On 4 September 1939, Montrose was requisitioned by the British Admiralty for World War II service with the Royal Navy and converted to an armed merchant cruiser. Her conversion was completed on 6 November 1939 and she was commissioned into Royal Navy service as HMS Forfar (F30).

Pinnace House, Samuda Estate

A pinnace is:

…a light boat which was carried aboard larger boats or ships, mainly used as a tender.

A pinnace aboard a sailing ship

Quarterdeck

A quarterdeck is:

…a raised deck behind the main mast of a sailing ship. Traditionally it was where the captain commanded his vessel and where the ship’s colours were kept. This led to it being used as the main ceremonial and reception area on board, and the word is still used to refer to such an area on a ship of even in naval establishments on land.

Rawalpindi House

HMS Rawalpindi was a British armed merchant cruiser, (a converted passenger ship intended to raid and sink enemy merchant shipping) that was sunk in a surface action against the German battleships Scharnhorstand and Gneisenau during the first months of the Second World War.

Rawalpindi was requisitioned by the Admiralty on 26 August 1939 and converted into an armed merchant cruiser by the addition of eight elderly 6 in (150 mm) guns and two 3 in (76 mm) guns. She was set to work from October 1939 in the Northern Patrol covering the area around Iceland. On 19 October in the Denmark Strait, Rawalpindi intercepted the German tanker Gonzenheim (4,574 grt), which had left Buenos Aires on 14 September. The tanker was scuttled by her crew before a boarding party could get on board.

Whilst patrolling north of the Faroe Islands on 23 November 1939, she investigated a possible enemy sighting, only to find that she had encountered two of the most powerful German warships, the battle cruisers Scharnhorst and Gneisenau, which had been conducting a sweep between Iceland and the Faroes. Rawalpindi was able to signal the German ships’ location back to base. Despite being hopelessly outgunned, 60-year-old Captain Edward Coverley Kennedy RN of Rawalpindi decided to fight, rather than surrender as demanded by the Germans. He was heard to say “We’ll fight them both, they’ll sink us, and that will be that. Good-bye”.

The German warships sank Rawalpindi within 40 minutes. She managed to score one hit on Scharnhorst, which caused minor splinter damage. 238 men died on Rawalpindi, including Captain Kennedy. Thirty-seven men were rescued by the German ships, a further 11 were picked up by HMS Chitral (another converted passenger ship). Captain Kennedy — the father of naval officer, broadcaster and author Ludovic Kennedy — was posthumously Mentioned in Dispatches.

Rodney House

Schooner Street/House/Close

Ship Street, briefly named Schooner Street before George Green’s School was built on its site.

A schooner is:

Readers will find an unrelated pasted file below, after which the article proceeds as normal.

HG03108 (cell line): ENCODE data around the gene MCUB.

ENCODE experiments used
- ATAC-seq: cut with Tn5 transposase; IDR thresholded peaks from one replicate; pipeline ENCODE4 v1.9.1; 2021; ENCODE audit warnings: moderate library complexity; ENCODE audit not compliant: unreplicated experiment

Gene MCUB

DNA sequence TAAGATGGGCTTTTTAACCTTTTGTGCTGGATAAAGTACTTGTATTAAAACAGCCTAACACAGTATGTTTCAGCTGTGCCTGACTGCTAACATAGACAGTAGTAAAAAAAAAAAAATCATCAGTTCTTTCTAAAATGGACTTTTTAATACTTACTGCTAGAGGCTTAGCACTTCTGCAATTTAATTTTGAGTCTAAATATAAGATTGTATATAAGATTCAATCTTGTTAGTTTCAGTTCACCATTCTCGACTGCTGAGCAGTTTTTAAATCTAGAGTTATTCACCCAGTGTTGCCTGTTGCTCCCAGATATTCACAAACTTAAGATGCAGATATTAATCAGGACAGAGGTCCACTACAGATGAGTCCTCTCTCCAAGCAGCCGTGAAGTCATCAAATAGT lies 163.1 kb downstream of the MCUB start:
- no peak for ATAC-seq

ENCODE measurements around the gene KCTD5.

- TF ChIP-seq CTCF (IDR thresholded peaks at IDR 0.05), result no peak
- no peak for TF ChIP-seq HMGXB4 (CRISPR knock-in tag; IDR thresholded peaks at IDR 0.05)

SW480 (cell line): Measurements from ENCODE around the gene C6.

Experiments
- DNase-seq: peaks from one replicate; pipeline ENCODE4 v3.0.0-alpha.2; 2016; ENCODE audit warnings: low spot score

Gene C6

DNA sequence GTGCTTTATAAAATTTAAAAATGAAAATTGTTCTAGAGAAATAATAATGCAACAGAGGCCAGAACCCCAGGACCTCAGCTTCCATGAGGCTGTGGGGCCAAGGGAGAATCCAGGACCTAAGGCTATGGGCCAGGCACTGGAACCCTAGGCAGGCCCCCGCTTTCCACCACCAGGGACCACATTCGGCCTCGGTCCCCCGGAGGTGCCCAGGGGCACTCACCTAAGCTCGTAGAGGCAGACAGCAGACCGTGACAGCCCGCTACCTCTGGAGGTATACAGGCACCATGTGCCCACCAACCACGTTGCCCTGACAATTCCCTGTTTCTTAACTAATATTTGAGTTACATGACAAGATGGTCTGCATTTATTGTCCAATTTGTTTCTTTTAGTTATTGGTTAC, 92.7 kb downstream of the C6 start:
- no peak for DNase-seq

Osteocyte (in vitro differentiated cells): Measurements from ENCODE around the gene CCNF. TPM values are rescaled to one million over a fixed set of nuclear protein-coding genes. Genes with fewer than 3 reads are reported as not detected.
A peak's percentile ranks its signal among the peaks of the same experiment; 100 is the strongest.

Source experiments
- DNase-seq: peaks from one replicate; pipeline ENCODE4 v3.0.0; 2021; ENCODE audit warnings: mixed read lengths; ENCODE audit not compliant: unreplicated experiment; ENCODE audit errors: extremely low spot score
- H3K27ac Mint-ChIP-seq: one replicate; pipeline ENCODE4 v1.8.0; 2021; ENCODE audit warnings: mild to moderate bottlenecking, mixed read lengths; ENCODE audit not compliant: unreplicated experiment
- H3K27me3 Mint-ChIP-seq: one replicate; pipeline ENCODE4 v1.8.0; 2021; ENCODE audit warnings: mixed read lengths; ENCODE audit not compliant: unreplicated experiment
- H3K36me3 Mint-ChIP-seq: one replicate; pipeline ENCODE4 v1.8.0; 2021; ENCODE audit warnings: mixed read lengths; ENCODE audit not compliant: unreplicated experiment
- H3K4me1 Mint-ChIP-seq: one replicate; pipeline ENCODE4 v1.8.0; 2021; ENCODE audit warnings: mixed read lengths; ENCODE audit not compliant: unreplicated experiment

… a type of sailing vessel with fore-and-aft sails on two or more masts, the foremast being shorter than the main and no taller than the mizzen if there is one. While the schooner was originally gaff-rigged, modern schooners typically carry a Bermuda rig.

Schooner

Spinnaker House, Byng Street

A spinnaker is:

… a sail designed specifically for sailing off the wind from a reaching course to a downwind, i.e. with the wind 90°–180° off bow. The spinnaker fills with wind and balloons out in front of the boat when it is deployed, called flying. It is constructed of lightweight fabric, usually nylon, and is often brightly coloured. It may be optimised for a particular range of wind angles, as either a reaching or a running spinnaker, by the shaping of the panels and seams. Some types of spinnaker can be carried by the side of the boat, but still in front of the mast. This is called “flying a shy spinnaker”, and is used for reaching.

Spinnaker

Tamar House, Plevna Street

HMS Tamar was a Royal Navy troopship built by the Samuda Brothers, and launched in Britain in 1863. She served as a supply ship from 1897 to 1941, and gave her name to the shore station HMS Tamar in Hong Kong (1897 to 1997).

The 1863 incarnation of HMS Tamar was the fourth to bear that name, which is derived from the River Tamar, in Cornwall, and the ship’s crest is based on its coat of arms.

Tamar was dual-powered with masts and a steam engine, giving a speed of 12 knots. She originally had two funnels, but she was re-equipped with a more advanced boiler and reduced to one funnel.

In 1874, she formed part of the Naval Brigade that helped to defeat the Ashanti in West Africa, during the Ashanti War. Tamar took part in the bombardment of Alexandria in 1882.

In 1897 Tamar was hulked as a base ship and relieved HMS Victor Emmanuel as the Hong Kong receiving ship. She was used as a base ship until replaced by the shore station, which was named HMS Tamar, after the ship.